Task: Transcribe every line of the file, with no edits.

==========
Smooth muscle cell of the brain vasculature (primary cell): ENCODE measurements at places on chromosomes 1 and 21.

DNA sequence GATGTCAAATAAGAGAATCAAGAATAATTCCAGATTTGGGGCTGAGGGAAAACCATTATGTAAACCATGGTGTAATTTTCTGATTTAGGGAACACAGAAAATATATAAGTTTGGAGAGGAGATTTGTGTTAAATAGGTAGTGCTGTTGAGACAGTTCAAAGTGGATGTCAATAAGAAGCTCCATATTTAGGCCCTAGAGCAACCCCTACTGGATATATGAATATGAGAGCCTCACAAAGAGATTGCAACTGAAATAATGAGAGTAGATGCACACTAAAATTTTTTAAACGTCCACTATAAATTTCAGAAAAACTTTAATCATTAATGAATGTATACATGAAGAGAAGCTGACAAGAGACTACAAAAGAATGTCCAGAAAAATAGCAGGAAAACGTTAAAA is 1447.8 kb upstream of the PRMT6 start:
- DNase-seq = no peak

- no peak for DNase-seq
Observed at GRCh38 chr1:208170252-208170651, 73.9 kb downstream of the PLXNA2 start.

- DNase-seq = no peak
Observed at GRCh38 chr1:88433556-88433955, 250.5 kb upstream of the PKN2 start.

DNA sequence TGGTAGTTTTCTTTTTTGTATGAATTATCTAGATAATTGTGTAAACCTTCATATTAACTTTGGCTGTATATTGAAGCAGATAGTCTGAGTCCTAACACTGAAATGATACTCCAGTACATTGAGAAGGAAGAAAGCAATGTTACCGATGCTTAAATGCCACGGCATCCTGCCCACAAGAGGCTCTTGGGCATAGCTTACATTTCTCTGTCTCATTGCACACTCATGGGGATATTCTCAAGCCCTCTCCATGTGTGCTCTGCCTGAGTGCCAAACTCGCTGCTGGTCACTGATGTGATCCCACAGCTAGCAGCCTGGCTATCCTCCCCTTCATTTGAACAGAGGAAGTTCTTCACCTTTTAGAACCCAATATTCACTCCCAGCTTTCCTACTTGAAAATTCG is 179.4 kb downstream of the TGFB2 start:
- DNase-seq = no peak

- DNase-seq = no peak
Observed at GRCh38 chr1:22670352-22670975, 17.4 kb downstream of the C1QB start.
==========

Smooth muscle cell of the brain vasculature (primary cell): ENCODE measurements at places on chromosomes 1 and 21.

DNA sequence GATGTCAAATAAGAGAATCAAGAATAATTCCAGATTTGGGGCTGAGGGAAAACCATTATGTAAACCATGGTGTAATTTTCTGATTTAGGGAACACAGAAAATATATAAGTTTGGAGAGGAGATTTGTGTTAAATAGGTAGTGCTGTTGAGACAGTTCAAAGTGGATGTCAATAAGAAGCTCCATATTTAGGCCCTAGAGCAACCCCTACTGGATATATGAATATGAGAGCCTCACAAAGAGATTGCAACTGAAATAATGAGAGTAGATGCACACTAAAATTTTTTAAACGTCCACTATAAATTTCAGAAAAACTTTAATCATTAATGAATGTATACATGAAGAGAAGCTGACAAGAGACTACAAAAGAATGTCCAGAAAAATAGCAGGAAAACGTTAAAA is 1447.8 kb upstream of the PRMT6 start:
- DNase-seq = no peak

- no peak for DNase-seq
Observed at GRCh38 chr1:208170252-208170651, 73.9 kb downstream of the PLXNA2 start.

- DNase-seq = no peak
Observed at GRCh38 chr1:88433556-88433955, 250.5 kb upstream of the PKN2 start.

DNA sequence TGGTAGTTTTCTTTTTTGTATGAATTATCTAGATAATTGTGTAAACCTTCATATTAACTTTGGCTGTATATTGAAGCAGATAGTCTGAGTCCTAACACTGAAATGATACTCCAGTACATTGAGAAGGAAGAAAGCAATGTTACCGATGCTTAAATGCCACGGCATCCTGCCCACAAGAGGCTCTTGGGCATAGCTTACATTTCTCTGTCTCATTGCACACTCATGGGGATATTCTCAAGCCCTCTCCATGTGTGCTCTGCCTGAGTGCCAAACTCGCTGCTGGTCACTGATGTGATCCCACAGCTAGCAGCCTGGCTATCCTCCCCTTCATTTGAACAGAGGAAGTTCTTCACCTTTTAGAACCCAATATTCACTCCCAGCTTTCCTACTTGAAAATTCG is 179.4 kb downstream of the TGFB2 start:
- DNase-seq = no peak

- DNase-seq = no peak
Observed at GRCh38 chr1:22670352-22670975, 17.4 kb downstream of the C1QB start.